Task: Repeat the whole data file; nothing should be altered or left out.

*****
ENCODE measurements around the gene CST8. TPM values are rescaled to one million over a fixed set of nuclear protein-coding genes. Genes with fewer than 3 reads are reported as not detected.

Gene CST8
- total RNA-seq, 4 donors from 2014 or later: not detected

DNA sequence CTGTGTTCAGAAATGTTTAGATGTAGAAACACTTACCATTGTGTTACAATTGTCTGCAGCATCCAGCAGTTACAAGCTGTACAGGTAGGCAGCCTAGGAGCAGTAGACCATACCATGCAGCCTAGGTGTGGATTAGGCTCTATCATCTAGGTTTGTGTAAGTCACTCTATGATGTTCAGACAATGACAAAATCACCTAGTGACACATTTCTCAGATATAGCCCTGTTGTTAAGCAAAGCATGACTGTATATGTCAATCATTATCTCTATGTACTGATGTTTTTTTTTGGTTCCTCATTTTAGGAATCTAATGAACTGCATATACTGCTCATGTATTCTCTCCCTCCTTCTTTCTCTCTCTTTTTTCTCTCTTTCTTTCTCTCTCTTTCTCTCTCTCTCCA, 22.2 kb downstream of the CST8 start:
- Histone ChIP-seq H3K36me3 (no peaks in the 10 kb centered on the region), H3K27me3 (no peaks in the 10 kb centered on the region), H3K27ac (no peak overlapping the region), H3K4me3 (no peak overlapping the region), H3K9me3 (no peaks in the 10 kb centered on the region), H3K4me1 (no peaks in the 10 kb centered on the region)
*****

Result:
ENCODE measurements around the gene CST8. TPM values are rescaled to one million over a fixed set of nuclear protein-coding genes. Genes with fewer than 3 reads are reported as not detected.

Gene CST8
- total RNA-seq, 4 donors from 2014 or later: not detected

DNA sequence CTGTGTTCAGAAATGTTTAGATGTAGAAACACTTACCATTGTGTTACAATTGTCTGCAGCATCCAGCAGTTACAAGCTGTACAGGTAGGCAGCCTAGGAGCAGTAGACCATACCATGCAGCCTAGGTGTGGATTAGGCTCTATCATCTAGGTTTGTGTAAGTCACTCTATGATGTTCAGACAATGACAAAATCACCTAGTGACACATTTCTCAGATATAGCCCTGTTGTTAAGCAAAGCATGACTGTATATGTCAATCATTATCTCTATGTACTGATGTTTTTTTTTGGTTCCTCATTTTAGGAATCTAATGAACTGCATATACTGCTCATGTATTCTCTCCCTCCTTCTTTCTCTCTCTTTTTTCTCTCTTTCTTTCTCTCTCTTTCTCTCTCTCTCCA, 22.2 kb downstream of the CST8 start:
- Histone ChIP-seq H3K36me3 (no peaks in the 10 kb centered on the region), H3K27me3 (no peaks in the 10 kb centered on the region), H3K27ac (no peak overlapping the region), H3K4me3 (no peak overlapping the region), H3K9me3 (no peaks in the 10 kb centered on the region), H3K4me1 (no peaks in the 10 kb centered on the region)